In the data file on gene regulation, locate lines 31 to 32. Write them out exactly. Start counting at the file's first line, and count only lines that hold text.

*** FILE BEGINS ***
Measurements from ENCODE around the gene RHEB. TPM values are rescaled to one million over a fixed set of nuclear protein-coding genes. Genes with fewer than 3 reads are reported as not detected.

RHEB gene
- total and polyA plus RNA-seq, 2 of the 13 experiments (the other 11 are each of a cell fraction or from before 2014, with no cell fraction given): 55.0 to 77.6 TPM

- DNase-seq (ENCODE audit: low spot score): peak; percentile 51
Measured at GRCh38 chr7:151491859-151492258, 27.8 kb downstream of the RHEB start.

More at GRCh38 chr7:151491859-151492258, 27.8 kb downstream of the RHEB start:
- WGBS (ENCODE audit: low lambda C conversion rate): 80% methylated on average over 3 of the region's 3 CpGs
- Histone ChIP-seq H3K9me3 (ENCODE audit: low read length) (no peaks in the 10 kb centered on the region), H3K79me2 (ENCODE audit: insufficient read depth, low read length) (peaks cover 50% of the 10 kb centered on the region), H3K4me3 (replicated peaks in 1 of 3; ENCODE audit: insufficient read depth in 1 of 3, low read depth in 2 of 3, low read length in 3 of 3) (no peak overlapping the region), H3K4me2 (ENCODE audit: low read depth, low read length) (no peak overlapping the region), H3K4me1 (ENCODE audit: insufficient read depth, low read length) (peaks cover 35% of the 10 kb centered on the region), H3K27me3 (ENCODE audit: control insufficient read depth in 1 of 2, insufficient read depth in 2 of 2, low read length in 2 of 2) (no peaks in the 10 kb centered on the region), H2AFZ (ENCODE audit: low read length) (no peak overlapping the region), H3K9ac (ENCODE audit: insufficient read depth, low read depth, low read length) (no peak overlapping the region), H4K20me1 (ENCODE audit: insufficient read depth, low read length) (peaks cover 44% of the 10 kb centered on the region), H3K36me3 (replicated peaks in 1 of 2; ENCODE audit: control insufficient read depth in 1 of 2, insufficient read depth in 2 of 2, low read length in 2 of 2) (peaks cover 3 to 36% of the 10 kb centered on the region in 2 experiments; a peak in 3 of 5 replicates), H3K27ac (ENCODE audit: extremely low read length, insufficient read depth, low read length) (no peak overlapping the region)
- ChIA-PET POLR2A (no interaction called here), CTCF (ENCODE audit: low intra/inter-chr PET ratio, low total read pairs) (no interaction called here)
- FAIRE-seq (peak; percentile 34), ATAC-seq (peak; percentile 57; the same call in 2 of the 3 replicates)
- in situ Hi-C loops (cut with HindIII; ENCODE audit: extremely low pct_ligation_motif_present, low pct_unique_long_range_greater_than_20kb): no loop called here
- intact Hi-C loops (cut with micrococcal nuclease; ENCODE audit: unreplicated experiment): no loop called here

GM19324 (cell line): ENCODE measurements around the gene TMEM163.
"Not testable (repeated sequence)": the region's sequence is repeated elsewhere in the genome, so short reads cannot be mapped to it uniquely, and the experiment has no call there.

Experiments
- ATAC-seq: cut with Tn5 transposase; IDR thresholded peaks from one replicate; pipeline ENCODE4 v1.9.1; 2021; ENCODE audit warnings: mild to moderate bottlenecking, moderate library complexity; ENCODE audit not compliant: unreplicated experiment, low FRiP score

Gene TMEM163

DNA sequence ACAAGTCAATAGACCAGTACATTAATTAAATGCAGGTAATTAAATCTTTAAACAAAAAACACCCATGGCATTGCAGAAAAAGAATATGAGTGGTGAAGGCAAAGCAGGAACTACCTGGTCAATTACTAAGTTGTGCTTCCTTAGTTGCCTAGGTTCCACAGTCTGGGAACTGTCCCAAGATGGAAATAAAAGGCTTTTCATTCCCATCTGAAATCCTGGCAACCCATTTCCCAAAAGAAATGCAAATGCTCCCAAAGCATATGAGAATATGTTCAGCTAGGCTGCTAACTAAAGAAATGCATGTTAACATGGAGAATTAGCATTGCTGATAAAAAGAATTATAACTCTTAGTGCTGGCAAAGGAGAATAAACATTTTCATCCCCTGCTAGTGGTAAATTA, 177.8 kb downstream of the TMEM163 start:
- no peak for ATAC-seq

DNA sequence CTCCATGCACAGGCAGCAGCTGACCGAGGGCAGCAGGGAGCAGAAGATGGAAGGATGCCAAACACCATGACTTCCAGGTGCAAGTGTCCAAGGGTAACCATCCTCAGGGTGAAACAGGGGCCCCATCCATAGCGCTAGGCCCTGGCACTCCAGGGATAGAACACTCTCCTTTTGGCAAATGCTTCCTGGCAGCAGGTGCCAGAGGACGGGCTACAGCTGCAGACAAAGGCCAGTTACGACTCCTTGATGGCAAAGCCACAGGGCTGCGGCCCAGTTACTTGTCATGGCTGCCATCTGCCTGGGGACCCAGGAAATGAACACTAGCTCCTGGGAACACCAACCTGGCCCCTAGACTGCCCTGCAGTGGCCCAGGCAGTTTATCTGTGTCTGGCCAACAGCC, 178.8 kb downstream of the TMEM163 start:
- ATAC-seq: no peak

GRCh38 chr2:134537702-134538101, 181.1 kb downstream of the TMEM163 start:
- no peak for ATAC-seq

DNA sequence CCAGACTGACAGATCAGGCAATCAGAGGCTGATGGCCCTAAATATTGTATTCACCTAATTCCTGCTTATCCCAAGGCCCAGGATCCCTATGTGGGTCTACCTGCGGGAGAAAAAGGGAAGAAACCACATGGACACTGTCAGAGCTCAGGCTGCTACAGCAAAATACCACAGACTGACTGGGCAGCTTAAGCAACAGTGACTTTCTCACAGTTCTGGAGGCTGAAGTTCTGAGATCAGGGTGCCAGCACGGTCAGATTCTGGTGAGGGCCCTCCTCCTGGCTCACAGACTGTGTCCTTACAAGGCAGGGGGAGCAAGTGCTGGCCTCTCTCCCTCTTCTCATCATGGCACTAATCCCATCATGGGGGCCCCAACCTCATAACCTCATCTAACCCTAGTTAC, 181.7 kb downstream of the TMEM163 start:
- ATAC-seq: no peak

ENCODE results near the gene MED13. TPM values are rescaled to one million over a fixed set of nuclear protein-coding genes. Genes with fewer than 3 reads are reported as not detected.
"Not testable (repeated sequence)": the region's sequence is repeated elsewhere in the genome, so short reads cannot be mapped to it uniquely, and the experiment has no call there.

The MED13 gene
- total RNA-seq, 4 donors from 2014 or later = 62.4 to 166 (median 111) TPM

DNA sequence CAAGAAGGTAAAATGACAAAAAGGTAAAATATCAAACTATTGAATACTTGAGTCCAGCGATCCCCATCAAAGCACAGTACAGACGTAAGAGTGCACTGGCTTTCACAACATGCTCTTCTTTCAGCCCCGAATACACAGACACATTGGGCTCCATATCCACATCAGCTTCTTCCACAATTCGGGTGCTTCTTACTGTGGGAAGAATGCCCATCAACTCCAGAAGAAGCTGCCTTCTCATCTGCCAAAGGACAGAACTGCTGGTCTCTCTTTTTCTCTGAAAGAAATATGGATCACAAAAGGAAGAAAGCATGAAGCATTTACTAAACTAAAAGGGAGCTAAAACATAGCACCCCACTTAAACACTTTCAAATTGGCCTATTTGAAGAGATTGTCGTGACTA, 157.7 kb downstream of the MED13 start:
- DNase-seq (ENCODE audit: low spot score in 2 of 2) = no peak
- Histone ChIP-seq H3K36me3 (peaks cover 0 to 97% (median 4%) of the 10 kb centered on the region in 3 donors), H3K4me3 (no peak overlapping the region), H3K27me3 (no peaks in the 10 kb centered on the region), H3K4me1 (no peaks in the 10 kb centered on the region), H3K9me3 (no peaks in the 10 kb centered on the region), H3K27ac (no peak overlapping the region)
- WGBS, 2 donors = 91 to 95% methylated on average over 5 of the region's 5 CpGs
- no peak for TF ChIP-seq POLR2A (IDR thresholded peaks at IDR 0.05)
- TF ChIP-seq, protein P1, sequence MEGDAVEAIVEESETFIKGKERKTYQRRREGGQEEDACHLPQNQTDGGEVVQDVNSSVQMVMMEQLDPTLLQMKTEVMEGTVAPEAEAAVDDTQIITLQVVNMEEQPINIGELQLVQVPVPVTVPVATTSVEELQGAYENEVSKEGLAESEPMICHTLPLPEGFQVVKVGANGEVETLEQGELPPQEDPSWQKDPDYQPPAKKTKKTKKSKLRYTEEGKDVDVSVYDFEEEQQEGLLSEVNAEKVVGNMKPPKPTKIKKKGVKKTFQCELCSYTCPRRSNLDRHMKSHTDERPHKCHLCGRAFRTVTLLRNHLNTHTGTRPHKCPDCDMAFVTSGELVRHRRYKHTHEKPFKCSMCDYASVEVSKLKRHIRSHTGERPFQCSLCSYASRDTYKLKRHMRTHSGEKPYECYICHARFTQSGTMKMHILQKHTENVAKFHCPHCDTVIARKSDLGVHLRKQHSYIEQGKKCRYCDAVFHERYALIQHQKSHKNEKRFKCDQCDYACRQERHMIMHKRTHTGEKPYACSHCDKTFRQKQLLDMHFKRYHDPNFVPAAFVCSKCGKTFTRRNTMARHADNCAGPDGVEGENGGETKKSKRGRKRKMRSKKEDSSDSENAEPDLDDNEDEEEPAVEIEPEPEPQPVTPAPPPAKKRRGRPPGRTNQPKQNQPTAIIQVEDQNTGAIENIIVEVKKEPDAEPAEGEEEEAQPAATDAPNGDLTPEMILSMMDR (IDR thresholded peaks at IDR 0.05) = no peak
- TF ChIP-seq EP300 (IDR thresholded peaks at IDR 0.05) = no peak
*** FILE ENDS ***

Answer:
- DNase-seq (ENCODE audit: low spot score in 2 of 2) = no peak
- Histone ChIP-seq H3K36me3 (peaks cover 0 to 97% (median 4%) of the 10 kb centered on the region in 3 donors), H3K4me3 (no peak overlapping the region), H3K27me3 (no peaks in the 10 kb centered on the region), H3K4me1 (no peaks in the 10 kb centered on the region), H3K9me3 (no peaks in the 10 kb centered on the region), H3K27ac (no peak overlapping the region)